More than 200 corporate leaders and policy makers including six U.S. senators and members of the Bush administration caught a total of 97 king salmon, releasing 41, at this year's Kenai River Classic. Now in its 14th year, the classic raised $1 million this weekend to be used for habitat restoration, fisheries management, research and education.
"This year the event went great," said Ricky Gease, executive director for the Kenai River Sportfishing Association. In order to accommodate the participants, who paid $4,000 each to attend the event, more than 200 volunteers housed and fed them, offered transportation to and from the airport as well as fishing tours. "It's amazing the depth and the strength of our community volunteers who participate with us, making sure it's a top-quality event," he said.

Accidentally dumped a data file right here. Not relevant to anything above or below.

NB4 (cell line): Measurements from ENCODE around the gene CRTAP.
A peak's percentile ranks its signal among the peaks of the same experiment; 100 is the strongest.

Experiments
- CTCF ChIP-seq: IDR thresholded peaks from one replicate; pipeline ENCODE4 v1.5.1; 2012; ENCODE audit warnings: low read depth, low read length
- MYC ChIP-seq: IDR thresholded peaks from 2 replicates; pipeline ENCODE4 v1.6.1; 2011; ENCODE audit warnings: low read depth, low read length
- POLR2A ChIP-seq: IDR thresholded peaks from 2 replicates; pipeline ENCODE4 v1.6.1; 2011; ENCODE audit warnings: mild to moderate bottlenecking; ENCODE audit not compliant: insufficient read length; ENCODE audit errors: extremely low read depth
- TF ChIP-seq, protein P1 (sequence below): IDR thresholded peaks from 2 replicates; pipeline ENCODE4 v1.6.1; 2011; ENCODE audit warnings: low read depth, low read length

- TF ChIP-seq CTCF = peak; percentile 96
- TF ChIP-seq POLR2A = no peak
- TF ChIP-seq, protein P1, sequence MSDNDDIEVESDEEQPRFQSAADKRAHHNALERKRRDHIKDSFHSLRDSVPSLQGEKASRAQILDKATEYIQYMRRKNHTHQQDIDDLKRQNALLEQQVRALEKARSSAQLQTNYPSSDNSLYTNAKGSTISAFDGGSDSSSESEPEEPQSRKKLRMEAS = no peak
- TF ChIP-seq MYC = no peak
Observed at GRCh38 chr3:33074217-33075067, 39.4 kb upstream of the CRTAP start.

The Kenai River Classic also recognized the 10 recipients of the Caring for the Kenai scholarship as well as four winners of the Senator Ted Stevens Scholarship. The Stevens award is a full scholarship to the University of Alaska and was awarded to Carlise Eck, Kay Larson-Blair, Carlene Miller and Simeon Smith.
Awards also were presented to Clayton Walker, general manager of Greens Creek Mining Company, for accumulating the most points for fish caught; Sue Zager of Chevron won the "Queen of the Kenai" award for her 53-pound king, the largest king caught at the event; and Bob Penny of Panco won the catch and release award for his 43-inch fish.
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